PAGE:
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Celebrating Hispanic Heritage Month at Ithaca College

IC+PODER%3A+Latinx+Student+Association+most+recently+co-hosted+Caf%C3%A9+con+la+Directora+with+the+BIPOC+Unity+Center+in+celebration+of+Hispanic+Heritage+Month.+
John Henry Downes
IC PODER: Latinx Student Association most recently co-hosted Café con la Directora with the BIPOC Unity Center in celebration of Hispanic Heritage Month.

From mid-September through October, Ithaca College students, staff and faculty dive into the kaleidoscope of cultures, traditions and stories during Hispanic Heritage Month, commemorating how Hispanic communities have enriched, influenced, contributed and cast a spotlight on the rich tapestry of Mexican heritage that threads its way through the college. 

Community events during the month 

Angelica Carrington, director of the BIPOC Unity Center, highlighted the importance of celebrating history and heritage months while also acknowledging the need for year-round efforts to elevate the experiences of marginalized people. 

“It’s important to … learn and celebrate different Latino-looking heritages because we’re not a monolith,” Carrington said. “A lot of times, folks, especially what’s highlighted in film and media, or when people think about Latinos, they automatically assume, sometimes Mexican in some spaces, or assume that we’re all the same and we’re not. Not even within the same country; our costumbres are sometimes so different, right? Even within the same type of food in the same country, every region does something different.”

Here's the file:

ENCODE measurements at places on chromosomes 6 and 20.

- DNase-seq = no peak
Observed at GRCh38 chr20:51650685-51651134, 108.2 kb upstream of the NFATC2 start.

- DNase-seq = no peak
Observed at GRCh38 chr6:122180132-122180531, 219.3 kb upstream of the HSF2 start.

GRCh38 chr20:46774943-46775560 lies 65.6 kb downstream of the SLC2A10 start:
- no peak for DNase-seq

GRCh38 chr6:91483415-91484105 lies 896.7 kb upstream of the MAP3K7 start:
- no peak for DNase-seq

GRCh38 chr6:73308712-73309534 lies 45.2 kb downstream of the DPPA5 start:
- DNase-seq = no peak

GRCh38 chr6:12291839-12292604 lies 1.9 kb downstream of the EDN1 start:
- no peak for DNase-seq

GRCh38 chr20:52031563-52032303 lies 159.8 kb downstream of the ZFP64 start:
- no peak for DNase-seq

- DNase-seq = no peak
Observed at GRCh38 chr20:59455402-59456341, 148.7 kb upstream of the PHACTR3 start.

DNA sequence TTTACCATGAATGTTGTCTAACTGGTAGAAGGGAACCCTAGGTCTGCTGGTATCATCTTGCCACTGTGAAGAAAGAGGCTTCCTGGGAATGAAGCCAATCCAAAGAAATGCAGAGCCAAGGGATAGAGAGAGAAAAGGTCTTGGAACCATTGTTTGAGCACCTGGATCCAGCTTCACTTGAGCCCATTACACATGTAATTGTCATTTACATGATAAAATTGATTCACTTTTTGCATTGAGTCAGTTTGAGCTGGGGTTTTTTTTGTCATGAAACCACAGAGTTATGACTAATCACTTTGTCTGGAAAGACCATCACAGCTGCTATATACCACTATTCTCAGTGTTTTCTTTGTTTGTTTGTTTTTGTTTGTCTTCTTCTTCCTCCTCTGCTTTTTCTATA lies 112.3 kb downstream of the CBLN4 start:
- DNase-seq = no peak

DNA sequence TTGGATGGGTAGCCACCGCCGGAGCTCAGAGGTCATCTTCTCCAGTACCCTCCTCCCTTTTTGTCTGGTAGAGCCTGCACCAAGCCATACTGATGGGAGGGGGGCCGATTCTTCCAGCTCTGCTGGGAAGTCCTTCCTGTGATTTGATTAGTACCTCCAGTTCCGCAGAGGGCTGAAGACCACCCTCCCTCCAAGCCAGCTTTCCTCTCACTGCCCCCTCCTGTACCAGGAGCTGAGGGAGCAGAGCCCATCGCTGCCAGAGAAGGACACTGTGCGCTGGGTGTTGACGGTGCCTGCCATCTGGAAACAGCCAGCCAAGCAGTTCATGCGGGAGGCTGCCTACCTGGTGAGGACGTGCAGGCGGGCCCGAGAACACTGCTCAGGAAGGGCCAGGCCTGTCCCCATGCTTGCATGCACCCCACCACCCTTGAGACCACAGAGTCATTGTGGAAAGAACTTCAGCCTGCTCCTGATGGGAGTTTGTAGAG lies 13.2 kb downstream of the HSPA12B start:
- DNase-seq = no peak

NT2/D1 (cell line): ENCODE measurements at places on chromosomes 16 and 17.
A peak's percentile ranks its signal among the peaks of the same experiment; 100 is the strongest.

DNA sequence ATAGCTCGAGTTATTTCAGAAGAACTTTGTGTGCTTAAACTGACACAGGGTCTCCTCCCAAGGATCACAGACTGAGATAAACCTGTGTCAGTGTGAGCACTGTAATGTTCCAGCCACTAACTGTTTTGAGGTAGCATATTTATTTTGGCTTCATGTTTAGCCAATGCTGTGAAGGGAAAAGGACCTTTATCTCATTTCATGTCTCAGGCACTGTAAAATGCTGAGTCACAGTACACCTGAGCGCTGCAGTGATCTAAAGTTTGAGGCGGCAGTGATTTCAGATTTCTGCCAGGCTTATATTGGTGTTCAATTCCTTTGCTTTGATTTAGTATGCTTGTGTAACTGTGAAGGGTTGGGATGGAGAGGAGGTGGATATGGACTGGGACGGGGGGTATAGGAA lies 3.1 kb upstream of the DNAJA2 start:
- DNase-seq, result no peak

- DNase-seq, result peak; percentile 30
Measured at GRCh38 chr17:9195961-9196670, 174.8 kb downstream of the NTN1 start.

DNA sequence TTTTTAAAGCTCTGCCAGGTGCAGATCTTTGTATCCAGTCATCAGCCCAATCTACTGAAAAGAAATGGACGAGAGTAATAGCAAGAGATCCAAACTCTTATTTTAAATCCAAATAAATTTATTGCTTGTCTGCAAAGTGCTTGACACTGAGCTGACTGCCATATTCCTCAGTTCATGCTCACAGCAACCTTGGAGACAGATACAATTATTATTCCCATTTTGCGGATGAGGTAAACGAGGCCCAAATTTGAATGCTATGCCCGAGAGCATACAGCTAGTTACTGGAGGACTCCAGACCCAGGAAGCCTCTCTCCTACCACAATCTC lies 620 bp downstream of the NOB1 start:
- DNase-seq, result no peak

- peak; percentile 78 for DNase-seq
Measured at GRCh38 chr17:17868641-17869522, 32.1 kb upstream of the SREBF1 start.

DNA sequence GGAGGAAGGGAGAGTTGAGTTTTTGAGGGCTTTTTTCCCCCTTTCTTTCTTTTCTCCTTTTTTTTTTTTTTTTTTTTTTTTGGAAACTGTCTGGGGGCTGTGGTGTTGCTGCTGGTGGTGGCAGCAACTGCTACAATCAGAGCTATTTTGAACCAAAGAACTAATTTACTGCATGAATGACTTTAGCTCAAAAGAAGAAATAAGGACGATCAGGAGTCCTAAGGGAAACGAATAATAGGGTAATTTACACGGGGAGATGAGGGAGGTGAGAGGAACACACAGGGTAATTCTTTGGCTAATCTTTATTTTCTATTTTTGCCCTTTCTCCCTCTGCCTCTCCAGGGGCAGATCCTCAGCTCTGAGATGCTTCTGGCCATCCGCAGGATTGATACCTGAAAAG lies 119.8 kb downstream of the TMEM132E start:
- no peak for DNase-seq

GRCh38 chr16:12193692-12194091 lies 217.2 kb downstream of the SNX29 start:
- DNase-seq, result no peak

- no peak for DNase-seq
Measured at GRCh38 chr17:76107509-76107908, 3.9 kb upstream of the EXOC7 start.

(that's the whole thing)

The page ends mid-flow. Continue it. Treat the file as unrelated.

As part of the Hispanic Heritage Month program sponsored by the BIPOC Unity Center, the college teamed up with ¡CULTURA! Ithaca and the Latino Civic Association of Tompkins County, among others, to organize Cine con Cultura.” This is the ninth edition of the festival, with screenings in several locations like Cinemapolis and Cornell Cinema. “Gods of Mexico” is a documentary focused on native Mexican communities fighting to preserve their cultural identity amidst today’s modern society and will be shown at Cinemapolis on Oct. 8.

The Latino Civic Association of Tompkins County is also hosting their second annual Latinx Heritage Fiesta. Founded by Yen Ospina, a Colombian-American artist, and Stacey Dimas, Chief of Staff of the New York State Senate, this event aims to wrap up Hispanic Heritage Month with a celebration including food, vendors and live performances from artists. The festival will be held from 11 a.m. to 6 p.m. on Oct. 14 at Press Bay Parking Lot.The BIPOC Unity Center also hosted Café con la Directora on Sept. 20, partnering with  PODER: Latinx Student Association and Marilú Marcillo, dean of the School of Business and Information Science at Felician University.